MY spirit has fed full of idleness ; And through the empty chambers of the mind Goes wandering ill at ease ; nor can it find What may console or stay its loneliness. With...

Page 17


The Spectator

THERE is perhaps no class of literary productions which is capable of affecting the mind in so many different ways as is the art of Biography. It includes within its range...

Page 19

RESPONSIBILITY IN MENTAL DISEASE.* AMONG the many books constantly being

The Spectator

issued from the Press,. few furnish food for genuine thought, or bear practically on life. Dr. Maudsley has, however, in the volume before us supplied thinkers with much that is...

Page 20

JOHNNY LUDLOW.* TURNING from the mass of ordinary three-volume novels

The Spectator

to such a work as Johnny Ludlow, is like coming out of a thick atmo- sphere to walk along a country road in the clear morning air. True, the road may have its bits of...

Page 22


The Spectator

To feel one's pulse is not a sign of health certainly, but neither is it of necessity symptomatic of decay, but rather, perhaps, a living consciousness of something wrong which...

Page 23

The Philosophy of the Cross. By the Rev. R. M.Cheyne

The Spectator

Edgar, M.A. (Hodder and Stoughton.)—Mr. Edgar states the forensic theory of the Atonement with an unshrinking boldness and a precision which strike one as uncommon, modified as...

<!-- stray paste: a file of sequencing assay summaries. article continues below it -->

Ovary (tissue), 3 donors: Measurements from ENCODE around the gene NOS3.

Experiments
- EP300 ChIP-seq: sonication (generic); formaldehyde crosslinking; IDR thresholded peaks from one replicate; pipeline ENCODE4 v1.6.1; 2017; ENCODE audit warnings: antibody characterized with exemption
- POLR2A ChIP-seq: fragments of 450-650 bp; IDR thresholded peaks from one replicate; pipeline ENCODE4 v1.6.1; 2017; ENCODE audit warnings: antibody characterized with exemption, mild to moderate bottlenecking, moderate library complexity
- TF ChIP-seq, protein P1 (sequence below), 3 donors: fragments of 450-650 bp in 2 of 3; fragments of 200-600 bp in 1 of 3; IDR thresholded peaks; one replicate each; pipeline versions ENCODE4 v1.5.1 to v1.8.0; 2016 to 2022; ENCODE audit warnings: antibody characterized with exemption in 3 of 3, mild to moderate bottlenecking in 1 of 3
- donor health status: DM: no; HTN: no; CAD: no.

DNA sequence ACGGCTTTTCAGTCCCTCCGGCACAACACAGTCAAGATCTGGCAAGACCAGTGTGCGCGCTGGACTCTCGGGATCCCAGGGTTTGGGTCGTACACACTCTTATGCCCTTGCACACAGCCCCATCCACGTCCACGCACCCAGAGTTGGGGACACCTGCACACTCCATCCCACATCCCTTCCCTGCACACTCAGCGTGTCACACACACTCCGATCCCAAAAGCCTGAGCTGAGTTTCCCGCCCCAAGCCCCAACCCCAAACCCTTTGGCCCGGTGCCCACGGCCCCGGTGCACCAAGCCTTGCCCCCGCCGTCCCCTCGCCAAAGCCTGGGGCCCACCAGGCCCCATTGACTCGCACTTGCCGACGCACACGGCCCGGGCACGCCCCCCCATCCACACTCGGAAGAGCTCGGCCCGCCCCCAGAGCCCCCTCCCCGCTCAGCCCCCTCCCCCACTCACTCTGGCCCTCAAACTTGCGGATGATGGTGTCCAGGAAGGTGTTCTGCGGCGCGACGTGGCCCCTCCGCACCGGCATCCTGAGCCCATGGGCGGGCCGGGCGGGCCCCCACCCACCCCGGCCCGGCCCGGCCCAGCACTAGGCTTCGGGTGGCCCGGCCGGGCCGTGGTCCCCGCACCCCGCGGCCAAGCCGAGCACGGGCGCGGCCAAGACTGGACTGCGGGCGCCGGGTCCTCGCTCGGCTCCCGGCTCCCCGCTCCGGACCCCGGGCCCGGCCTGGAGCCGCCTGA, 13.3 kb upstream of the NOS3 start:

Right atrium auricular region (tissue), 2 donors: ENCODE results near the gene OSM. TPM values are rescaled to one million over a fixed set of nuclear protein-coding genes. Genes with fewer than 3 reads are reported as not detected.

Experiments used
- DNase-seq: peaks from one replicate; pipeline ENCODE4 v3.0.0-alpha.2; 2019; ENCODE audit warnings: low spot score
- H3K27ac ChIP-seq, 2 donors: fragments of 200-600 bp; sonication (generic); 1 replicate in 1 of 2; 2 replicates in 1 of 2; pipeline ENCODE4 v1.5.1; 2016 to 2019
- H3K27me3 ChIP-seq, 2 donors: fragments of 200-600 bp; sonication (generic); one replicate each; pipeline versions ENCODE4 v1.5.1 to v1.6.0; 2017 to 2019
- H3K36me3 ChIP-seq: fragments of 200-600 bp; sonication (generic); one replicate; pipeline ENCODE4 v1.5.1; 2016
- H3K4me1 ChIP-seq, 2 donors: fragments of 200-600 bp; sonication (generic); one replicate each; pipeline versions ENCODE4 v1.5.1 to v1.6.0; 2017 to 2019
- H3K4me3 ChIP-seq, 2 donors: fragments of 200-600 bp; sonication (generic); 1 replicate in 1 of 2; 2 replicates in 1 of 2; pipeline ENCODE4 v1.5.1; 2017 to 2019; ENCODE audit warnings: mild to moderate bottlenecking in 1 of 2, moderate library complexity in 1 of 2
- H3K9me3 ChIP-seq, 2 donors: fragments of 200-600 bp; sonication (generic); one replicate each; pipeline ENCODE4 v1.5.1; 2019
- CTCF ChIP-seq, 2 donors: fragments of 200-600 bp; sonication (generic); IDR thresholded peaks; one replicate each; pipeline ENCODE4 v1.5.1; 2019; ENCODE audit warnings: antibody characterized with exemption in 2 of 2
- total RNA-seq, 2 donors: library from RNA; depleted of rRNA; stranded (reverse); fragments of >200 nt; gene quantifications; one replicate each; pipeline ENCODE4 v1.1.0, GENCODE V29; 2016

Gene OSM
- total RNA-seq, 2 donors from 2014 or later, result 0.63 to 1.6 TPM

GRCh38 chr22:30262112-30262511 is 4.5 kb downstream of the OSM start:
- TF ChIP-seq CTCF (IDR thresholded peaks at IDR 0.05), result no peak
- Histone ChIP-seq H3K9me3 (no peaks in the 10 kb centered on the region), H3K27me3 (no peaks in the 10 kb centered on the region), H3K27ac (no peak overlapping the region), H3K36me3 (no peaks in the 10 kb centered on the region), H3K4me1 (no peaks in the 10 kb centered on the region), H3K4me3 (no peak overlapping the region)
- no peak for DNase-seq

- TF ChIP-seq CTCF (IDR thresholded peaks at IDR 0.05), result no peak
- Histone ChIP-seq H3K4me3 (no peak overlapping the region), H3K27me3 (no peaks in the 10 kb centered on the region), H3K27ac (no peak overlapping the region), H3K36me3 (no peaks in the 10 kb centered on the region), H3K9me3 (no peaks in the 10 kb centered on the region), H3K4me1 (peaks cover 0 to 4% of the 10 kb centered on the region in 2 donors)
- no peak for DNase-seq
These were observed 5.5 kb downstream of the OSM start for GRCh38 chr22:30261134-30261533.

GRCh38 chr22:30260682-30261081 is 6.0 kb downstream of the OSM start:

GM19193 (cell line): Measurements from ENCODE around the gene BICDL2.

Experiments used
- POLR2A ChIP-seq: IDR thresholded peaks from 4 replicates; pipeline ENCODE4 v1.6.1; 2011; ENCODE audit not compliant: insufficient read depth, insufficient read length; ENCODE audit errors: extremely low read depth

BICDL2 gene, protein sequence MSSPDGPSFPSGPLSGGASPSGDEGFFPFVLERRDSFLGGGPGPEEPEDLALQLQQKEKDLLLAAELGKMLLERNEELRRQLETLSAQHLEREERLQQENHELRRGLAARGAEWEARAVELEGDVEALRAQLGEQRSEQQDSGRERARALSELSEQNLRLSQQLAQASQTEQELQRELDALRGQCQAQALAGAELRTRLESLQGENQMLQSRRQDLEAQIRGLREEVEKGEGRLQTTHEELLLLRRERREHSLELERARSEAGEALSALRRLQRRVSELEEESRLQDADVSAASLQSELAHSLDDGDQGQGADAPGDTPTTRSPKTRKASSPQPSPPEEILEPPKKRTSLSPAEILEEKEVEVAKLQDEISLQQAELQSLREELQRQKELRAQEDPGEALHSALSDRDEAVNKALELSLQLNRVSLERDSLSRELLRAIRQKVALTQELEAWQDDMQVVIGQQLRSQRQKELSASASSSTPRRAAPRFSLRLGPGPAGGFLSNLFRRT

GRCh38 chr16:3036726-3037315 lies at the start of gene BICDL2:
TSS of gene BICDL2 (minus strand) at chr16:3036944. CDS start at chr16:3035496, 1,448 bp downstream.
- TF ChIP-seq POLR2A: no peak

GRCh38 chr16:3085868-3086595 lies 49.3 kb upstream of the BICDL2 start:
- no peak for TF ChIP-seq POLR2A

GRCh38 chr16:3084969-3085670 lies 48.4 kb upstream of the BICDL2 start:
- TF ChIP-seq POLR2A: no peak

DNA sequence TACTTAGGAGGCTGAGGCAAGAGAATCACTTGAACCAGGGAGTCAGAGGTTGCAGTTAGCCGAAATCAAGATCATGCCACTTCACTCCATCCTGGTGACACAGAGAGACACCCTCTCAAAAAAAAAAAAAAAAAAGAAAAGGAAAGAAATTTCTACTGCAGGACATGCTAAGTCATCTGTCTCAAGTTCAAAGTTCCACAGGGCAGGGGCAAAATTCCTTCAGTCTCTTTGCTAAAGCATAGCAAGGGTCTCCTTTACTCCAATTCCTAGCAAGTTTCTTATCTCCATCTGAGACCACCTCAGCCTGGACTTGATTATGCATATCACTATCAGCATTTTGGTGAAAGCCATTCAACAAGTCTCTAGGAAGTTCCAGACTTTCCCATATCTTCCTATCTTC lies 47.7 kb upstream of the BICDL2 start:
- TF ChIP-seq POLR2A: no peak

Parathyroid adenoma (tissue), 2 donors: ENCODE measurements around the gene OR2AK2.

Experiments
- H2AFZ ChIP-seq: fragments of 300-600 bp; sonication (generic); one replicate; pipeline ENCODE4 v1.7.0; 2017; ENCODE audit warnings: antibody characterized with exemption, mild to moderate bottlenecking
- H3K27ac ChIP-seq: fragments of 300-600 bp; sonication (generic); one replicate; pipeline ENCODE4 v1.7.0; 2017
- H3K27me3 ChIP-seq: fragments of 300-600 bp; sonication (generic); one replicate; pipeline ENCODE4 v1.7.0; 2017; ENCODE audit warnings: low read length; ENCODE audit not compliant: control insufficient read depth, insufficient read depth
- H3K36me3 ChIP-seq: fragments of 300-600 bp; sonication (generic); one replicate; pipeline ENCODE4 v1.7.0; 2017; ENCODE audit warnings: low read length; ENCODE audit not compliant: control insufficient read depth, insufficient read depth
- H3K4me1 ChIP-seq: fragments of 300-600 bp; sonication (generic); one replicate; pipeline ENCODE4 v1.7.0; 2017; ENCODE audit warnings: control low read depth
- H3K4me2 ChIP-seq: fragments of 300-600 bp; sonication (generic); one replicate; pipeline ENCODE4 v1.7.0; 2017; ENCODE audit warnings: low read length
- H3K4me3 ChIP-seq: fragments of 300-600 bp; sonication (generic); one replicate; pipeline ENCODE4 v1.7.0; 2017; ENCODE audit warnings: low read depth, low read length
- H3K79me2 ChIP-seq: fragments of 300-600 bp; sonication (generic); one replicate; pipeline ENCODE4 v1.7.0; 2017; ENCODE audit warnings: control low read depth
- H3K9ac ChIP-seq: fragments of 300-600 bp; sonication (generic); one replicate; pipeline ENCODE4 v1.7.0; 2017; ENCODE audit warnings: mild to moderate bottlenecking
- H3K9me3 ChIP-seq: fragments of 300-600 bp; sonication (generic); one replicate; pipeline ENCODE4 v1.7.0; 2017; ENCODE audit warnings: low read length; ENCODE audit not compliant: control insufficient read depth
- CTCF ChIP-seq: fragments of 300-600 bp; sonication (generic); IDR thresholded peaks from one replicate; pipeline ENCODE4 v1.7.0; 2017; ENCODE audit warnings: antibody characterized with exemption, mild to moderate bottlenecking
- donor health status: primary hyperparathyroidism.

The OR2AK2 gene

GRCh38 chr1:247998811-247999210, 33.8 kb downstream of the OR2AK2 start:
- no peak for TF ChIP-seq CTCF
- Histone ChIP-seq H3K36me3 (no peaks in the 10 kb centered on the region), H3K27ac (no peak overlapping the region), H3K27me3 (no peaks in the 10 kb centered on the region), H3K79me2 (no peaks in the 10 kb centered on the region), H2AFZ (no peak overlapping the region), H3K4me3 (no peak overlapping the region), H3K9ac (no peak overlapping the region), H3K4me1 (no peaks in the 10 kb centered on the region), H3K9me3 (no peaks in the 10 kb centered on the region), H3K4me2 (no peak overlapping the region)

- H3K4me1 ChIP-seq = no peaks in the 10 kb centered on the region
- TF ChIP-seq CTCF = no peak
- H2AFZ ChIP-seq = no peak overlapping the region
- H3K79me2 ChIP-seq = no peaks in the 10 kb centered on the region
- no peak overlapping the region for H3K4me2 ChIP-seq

The Spectator

The Good Old Times. By W. Harrison Ainsworth. 3 vols. (Tinsley Brothers.)—Mr. Harrison Ainsworth has been busy writing novels for a good many years, but he has never been able...

Too Lightly Broken. 8 vols. (Samuel Tinsley.)—It is but a

The Spectator

very scanty supply of material that is spun out into these three VoilltUes. Lino. Heathcote, the daughter of a musician, gifted with a splendid voice and ambitious of...

fairly, and without any unnecessary display of controversial feeling, though

The Spectator

it is evident that he regrets the change of belief which caused the decay or neglect of some of the most interesting of the objects he describes. His volume is arranged in nine...

Three Essays on the Maintenance of the Church of England.

The Spectator

By the Rev. C. Hole, Rev. R. W. Dixon, and Rev. Julius Lloyd. (Murray.)— The competence of the judges who decided on the allotment at Sir H. Peek's prizes is unquestionable, and...

True to Life : a Simple Story. By a Sketcher

The Spectator

from Nature. (Mac- millan and Co.)—The motive of this refined, unpretending, and tran- quilly interesting book is to be found in its preface. "Such is the variety of taste,"...

Page 24

The Florist and Pomologist, May. (" Journal of Horticulture" Office.) —This

The Spectator

is a good number, full of useful matter and well-illustrated. Two very pretty and well-coloured drawings represent respectively a peach-coloured rose—a novelty, it would seem,...